SCIOTO — A flicker of light can perhaps be seen at the end of a months-long tunnel in the county’s battle against the coronavirus.
The virus, which has taken the lives of 39 Scioto residents and caused economic and mental health distress, has possibly met its match with the arrival of vaccines starting next week. According to a release from the Scioto County Emergency Management Agency on Friday, that day could come as early as Monday, Dec. 21.
Portsmouth City Health Commissioner Chris Smith, returning from military service, filled-in Portsmouth City Council on the latest of getting the vaccines to the area.
“I thought by the time I got back, it would be all over, but actually, the second half is probably just getting started,” he said to kick-off the Dec. 14 session.
In total, the Portsmouth City and Scioto County Health Departments will each receive approximately 500 Moderna vaccines in addition to allotments to area hospitals. These vaccines will first be distributed to frontline medical and public health workers and emergency medical responders before widespread public availability.
Corporate pharmacy offices for CVS or Walgreen’s will take care of long-term care facilities, Smith said, where the virus has spread considerably according to Ohio Department of Health data.
As of Dec. 16, 471 cumulative cases among residents and staff have been recorded in the county’s 18 facilities where the Best Care Nursing Home in Wheelersburg leads the way with 132 total. In terms of cases recorded this week, Rosemount Pavilion’s 51 cases were by far the highest, bringing their number of cases reported since Apr. 15 to 66.
Of Ohio’s 3,992 deaths at these facilities, Scioto County has nine.
The Moderna vaccine, unlike the Pfizer vaccine, which has already been distributed to 10 hospitals throughout the state, does not require sub-zero freezing temperatures and is awaiting approval from the FDA. The Southern Ohio Medical Center is prepared to store Pfizer’s, however, said PCHD Administrator Belinda Leslie, who now has an ultra-cold storage unit at its facilities.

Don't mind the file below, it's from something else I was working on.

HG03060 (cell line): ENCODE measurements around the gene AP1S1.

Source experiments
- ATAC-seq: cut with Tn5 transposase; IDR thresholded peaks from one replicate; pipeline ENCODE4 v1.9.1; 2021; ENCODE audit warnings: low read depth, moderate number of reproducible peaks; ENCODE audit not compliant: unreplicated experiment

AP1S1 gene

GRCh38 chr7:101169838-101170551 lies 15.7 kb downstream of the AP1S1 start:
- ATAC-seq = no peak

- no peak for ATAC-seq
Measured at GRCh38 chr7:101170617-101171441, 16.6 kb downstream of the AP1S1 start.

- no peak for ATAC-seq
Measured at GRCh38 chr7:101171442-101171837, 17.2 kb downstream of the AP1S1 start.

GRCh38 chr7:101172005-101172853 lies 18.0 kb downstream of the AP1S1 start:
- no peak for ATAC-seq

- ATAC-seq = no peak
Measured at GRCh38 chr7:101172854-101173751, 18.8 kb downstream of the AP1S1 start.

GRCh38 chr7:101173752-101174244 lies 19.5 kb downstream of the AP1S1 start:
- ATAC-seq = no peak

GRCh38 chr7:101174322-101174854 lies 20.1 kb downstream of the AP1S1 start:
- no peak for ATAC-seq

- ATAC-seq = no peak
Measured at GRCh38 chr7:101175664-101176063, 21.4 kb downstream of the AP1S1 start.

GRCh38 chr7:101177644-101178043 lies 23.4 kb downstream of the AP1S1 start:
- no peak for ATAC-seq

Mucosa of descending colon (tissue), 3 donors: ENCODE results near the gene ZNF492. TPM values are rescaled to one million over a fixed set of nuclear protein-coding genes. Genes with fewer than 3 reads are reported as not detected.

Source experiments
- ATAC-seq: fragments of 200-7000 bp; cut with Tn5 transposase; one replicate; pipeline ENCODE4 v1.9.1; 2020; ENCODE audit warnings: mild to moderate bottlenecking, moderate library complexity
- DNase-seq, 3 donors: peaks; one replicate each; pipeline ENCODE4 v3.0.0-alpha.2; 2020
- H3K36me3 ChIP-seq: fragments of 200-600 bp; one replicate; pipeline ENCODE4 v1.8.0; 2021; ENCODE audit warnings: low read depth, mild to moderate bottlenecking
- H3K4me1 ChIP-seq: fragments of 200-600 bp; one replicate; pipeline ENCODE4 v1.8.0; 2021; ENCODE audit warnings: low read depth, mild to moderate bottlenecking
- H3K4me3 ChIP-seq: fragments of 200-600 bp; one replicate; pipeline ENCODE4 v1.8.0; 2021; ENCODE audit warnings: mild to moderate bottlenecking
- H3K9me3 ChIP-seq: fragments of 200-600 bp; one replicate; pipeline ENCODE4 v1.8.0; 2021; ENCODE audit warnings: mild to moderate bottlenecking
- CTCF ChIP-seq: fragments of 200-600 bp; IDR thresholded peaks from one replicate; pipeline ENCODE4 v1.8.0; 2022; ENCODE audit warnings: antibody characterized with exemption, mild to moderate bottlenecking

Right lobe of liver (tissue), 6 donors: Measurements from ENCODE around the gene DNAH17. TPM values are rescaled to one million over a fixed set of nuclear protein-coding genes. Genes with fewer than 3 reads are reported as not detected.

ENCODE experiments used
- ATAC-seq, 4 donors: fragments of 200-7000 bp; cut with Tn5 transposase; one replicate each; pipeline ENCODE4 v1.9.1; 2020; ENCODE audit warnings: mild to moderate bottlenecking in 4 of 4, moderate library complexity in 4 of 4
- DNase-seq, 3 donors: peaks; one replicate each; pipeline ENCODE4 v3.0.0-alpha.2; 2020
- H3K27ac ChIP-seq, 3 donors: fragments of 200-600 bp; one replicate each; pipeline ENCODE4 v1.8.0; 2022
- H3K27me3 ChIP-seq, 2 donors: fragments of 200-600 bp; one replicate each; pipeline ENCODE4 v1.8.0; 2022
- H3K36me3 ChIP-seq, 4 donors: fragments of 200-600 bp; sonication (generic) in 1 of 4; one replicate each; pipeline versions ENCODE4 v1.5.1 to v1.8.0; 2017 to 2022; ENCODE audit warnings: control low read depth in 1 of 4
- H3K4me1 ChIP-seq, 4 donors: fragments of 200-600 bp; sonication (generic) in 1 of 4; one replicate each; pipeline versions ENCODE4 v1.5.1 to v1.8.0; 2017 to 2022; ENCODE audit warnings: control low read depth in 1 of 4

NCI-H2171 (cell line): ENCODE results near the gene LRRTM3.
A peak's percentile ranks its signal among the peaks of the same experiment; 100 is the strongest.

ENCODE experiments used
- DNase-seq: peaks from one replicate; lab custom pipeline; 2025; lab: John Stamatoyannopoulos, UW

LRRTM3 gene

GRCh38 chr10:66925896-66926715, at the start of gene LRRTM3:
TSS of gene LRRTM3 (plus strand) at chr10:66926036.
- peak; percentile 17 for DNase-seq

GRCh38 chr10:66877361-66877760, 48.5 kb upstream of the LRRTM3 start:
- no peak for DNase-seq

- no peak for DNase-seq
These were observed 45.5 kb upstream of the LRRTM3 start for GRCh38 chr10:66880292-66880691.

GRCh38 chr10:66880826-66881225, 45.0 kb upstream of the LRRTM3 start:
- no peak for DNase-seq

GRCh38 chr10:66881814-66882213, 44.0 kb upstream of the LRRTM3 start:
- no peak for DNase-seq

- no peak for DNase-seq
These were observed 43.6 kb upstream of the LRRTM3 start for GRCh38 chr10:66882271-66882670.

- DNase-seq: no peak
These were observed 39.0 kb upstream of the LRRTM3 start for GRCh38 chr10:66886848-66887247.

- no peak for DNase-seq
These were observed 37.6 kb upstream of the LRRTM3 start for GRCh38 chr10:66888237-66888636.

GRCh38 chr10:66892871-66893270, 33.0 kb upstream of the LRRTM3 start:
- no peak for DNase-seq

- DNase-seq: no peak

With this promising news, Smith still says it will take until next June for everyone who wants a vaccine to have that opportunity. In order for a return to normal, Director of the National Institute of Allergy and Infectious Diseases Dr. Anthony Fauci told CNBC reporter Meg Tirrell on Wednesday that 75% to 85% of the population would need to be injected.
“We’re not looking at something that will be done in a couple weeks or a month,” he said. “We have to continue our social distancing, wearing masks, and continue to do that throughout the vaccination process.”
Keeping an eye on PCHD and the city’s handling of the pandemic during his time away, Smith said the embracing of public health guidelines and the mask ordinance were strong decisions that saved lives.
“It’s not been perfect,” he said to Council. “But you guys slowed it enough that our hospitals didn’t get overloaded. We didn’t have people that were turned away.”
According to the latest figures from SOMC, the hospital averaged slightly more than 32 COVID hospitalizations last week, which has raised fairly steadily since September.
Smith asks for the public to be patient as new information comes through constantly and to have trust in PCHD’s preparation in the roll-out. The department, he says, has been practicing with dry-runs on vaccinations since 9/11.
Reach Reach Patrick Keck (740)-353-3501 ext. 1931, by email at email@example.com, or on Twitter @pkeckreporter.
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